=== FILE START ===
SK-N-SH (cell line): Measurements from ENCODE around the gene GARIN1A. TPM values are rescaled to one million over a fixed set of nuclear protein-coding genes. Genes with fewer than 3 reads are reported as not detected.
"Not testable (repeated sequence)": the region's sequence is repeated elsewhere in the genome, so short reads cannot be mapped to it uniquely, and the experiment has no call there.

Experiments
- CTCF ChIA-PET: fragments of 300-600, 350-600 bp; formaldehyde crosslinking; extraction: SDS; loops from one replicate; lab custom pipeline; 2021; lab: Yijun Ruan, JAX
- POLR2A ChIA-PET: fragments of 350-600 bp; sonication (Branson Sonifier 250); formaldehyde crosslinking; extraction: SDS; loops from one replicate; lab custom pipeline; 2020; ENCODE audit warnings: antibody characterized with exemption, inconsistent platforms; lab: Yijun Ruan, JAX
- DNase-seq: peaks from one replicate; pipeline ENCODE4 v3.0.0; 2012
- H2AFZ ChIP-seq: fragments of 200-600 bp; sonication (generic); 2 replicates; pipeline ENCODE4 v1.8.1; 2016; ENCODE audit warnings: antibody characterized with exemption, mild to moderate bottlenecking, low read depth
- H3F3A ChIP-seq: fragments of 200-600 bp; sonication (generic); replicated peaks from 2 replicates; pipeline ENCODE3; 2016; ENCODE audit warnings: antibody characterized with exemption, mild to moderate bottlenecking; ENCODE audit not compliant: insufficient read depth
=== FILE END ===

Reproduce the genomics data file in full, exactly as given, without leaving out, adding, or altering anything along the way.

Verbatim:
SK-N-SH (cell line): Measurements from ENCODE around the gene GARIN1A. TPM values are rescaled to one million over a fixed set of nuclear protein-coding genes. Genes with fewer than 3 reads are reported as not detected.
"Not testable (repeated sequence)": the region's sequence is repeated elsewhere in the genome, so short reads cannot be mapped to it uniquely, and the experiment has no call there.

Experiments
- CTCF ChIA-PET: fragments of 300-600, 350-600 bp; formaldehyde crosslinking; extraction: SDS; loops from one replicate; lab custom pipeline; 2021; lab: Yijun Ruan, JAX
- POLR2A ChIA-PET: fragments of 350-600 bp; sonication (Branson Sonifier 250); formaldehyde crosslinking; extraction: SDS; loops from one replicate; lab custom pipeline; 2020; ENCODE audit warnings: antibody characterized with exemption, inconsistent platforms; lab: Yijun Ruan, JAX
- DNase-seq: peaks from one replicate; pipeline ENCODE4 v3.0.0; 2012
- H2AFZ ChIP-seq: fragments of 200-600 bp; sonication (generic); 2 replicates; pipeline ENCODE4 v1.8.1; 2016; ENCODE audit warnings: antibody characterized with exemption, mild to moderate bottlenecking, low read depth
- H3F3A ChIP-seq: fragments of 200-600 bp; sonication (generic); replicated peaks from 2 replicates; pipeline ENCODE3; 2016; ENCODE audit warnings: antibody characterized with exemption, mild to moderate bottlenecking; ENCODE audit not compliant: insufficient read depth